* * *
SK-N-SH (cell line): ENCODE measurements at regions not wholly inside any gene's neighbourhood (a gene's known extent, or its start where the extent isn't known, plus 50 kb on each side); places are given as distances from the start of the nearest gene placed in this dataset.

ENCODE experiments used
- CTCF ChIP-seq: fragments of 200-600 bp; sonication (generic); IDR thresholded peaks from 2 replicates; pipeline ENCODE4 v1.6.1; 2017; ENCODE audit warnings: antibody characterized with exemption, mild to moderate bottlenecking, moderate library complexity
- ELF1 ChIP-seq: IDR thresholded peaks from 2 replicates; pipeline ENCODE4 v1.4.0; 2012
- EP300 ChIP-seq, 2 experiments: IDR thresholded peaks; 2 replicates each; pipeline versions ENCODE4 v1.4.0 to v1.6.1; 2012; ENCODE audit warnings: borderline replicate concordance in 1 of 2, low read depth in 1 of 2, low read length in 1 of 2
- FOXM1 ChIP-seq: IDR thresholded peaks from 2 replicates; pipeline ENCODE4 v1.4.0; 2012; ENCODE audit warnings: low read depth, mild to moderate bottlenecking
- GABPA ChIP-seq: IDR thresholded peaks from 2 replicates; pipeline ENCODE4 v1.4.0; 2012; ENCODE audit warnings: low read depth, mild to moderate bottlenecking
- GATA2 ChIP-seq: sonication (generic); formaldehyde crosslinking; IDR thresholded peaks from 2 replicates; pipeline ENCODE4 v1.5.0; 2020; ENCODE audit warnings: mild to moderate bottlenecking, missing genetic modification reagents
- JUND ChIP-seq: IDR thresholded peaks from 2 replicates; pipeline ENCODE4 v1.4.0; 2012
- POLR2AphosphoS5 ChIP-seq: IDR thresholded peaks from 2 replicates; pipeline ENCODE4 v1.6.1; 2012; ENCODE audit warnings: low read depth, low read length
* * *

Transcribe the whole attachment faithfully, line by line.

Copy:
SK-N-SH (cell line): ENCODE measurements at regions not wholly inside any gene's neighbourhood (a gene's known extent, or its start where the extent isn't known, plus 50 kb on each side); places are given as distances from the start of the nearest gene placed in this dataset.

ENCODE experiments used
- CTCF ChIP-seq: fragments of 200-600 bp; sonication (generic); IDR thresholded peaks from 2 replicates; pipeline ENCODE4 v1.6.1; 2017; ENCODE audit warnings: antibody characterized with exemption, mild to moderate bottlenecking, moderate library complexity
- ELF1 ChIP-seq: IDR thresholded peaks from 2 replicates; pipeline ENCODE4 v1.4.0; 2012
- EP300 ChIP-seq, 2 experiments: IDR thresholded peaks; 2 replicates each; pipeline versions ENCODE4 v1.4.0 to v1.6.1; 2012; ENCODE audit warnings: borderline replicate concordance in 1 of 2, low read depth in 1 of 2, low read length in 1 of 2
- FOXM1 ChIP-seq: IDR thresholded peaks from 2 replicates; pipeline ENCODE4 v1.4.0; 2012; ENCODE audit warnings: low read depth, mild to moderate bottlenecking
- GABPA ChIP-seq: IDR thresholded peaks from 2 replicates; pipeline ENCODE4 v1.4.0; 2012; ENCODE audit warnings: low read depth, mild to moderate bottlenecking
- GATA2 ChIP-seq: sonication (generic); formaldehyde crosslinking; IDR thresholded peaks from 2 replicates; pipeline ENCODE4 v1.5.0; 2020; ENCODE audit warnings: mild to moderate bottlenecking, missing genetic modification reagents
- JUND ChIP-seq: IDR thresholded peaks from 2 replicates; pipeline ENCODE4 v1.4.0; 2012
- POLR2AphosphoS5 ChIP-seq: IDR thresholded peaks from 2 replicates; pipeline ENCODE4 v1.6.1; 2012; ENCODE audit warnings: low read depth, low read length